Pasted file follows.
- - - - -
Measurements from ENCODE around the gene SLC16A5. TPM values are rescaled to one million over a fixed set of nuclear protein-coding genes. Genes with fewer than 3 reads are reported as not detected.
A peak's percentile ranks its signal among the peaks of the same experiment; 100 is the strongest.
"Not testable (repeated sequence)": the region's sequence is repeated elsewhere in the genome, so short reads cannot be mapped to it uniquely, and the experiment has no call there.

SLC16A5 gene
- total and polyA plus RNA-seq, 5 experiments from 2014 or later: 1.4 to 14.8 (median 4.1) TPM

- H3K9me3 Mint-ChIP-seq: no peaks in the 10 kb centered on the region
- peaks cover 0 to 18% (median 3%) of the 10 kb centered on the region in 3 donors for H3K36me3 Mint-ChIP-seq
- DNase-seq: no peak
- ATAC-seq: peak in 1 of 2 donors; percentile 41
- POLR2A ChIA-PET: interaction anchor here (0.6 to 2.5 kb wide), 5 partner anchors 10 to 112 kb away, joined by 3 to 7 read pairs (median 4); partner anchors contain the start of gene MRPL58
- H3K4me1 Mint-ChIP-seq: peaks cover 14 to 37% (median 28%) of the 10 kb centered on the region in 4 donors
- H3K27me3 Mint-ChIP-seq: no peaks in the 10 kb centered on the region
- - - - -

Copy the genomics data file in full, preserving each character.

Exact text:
Measurements from ENCODE around the gene SLC16A5. TPM values are rescaled to one million over a fixed set of nuclear protein-coding genes. Genes with fewer than 3 reads are reported as not detected.
A peak's percentile ranks its signal among the peaks of the same experiment; 100 is the strongest.
"Not testable (repeated sequence)": the region's sequence is repeated elsewhere in the genome, so short reads cannot be mapped to it uniquely, and the experiment has no call there.

SLC16A5 gene
- total and polyA plus RNA-seq, 5 experiments from 2014 or later: 1.4 to 14.8 (median 4.1) TPM

- H3K9me3 Mint-ChIP-seq: no peaks in the 10 kb centered on the region
- peaks cover 0 to 18% (median 3%) of the 10 kb centered on the region in 3 donors for H3K36me3 Mint-ChIP-seq
- DNase-seq: no peak
- ATAC-seq: peak in 1 of 2 donors; percentile 41
- POLR2A ChIA-PET: interaction anchor here (0.6 to 2.5 kb wide), 5 partner anchors 10 to 112 kb away, joined by 3 to 7 read pairs (median 4); partner anchors contain the start of gene MRPL58
- H3K4me1 Mint-ChIP-seq: peaks cover 14 to 37% (median 28%) of the 10 kb centered on the region in 4 donors
- H3K27me3 Mint-ChIP-seq: no peaks in the 10 kb centered on the region